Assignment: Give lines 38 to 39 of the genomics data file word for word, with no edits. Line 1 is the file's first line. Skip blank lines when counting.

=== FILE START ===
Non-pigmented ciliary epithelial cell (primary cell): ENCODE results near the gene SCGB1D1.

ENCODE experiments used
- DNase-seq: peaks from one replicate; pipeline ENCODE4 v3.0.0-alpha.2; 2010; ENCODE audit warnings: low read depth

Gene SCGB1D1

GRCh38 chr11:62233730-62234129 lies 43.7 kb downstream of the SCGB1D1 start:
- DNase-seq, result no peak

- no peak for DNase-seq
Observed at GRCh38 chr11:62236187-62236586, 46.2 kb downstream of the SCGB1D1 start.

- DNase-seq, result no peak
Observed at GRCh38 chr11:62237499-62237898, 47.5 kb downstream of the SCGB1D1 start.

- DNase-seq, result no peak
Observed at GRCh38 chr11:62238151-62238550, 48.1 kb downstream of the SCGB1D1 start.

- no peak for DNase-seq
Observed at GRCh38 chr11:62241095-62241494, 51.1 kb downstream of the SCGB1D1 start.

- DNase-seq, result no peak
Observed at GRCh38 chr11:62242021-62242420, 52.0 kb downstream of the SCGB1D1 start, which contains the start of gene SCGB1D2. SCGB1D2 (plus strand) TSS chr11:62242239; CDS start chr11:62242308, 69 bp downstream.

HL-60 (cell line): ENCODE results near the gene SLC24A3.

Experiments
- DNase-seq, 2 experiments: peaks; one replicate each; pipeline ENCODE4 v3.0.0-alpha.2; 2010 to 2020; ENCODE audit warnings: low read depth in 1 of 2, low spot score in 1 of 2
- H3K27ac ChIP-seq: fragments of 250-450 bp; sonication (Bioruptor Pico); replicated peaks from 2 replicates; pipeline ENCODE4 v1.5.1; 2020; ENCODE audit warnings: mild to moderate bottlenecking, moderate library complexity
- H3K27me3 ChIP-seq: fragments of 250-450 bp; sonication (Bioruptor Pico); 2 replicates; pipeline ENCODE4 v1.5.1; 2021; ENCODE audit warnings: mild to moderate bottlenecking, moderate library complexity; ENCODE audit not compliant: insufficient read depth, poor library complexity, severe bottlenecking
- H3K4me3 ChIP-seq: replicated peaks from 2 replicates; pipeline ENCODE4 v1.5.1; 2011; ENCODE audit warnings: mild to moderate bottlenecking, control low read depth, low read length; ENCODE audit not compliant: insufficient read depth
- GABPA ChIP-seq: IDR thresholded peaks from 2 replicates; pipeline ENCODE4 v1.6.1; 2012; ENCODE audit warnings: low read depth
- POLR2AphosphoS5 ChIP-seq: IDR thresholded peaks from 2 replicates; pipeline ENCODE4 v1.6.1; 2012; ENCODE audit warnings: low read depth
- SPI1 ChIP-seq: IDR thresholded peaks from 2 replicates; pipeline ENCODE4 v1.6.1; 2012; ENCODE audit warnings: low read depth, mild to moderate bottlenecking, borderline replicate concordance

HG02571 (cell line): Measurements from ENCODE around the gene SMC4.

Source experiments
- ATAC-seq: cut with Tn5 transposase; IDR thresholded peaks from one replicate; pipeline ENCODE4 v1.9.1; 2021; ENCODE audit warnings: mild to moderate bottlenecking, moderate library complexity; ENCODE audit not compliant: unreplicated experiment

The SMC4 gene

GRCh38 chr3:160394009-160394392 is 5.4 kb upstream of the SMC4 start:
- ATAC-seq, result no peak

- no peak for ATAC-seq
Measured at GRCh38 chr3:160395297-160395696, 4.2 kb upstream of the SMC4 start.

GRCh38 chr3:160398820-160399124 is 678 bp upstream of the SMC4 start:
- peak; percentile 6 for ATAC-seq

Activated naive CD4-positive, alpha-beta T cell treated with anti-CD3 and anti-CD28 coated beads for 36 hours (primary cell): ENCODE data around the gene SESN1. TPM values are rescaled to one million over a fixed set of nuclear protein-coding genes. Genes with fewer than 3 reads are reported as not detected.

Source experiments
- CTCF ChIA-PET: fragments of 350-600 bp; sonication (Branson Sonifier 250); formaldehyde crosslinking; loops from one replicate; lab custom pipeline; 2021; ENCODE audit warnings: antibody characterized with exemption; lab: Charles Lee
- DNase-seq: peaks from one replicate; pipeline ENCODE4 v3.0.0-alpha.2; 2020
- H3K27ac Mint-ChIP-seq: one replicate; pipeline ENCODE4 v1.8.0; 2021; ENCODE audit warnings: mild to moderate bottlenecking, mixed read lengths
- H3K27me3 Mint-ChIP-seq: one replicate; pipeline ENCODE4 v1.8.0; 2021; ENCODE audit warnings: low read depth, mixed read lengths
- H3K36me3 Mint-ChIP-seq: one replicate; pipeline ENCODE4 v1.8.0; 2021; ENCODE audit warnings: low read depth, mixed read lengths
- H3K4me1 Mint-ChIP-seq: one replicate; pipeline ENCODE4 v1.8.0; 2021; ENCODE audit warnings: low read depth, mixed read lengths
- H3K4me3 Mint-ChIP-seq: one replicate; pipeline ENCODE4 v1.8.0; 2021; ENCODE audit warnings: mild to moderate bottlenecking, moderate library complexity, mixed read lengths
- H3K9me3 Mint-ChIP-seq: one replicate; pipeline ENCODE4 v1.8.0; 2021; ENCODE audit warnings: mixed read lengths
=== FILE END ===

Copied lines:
- CTCF ChIA-PET: fragments of 350-600 bp; sonication (Branson Sonifier 250); formaldehyde crosslinking; loops from one replicate; lab custom pipeline; 2021; ENCODE audit warnings: antibody characterized with exemption; lab: Charles Lee
- DNase-seq: peaks from one replicate; pipeline ENCODE4 v3.0.0-alpha.2; 2020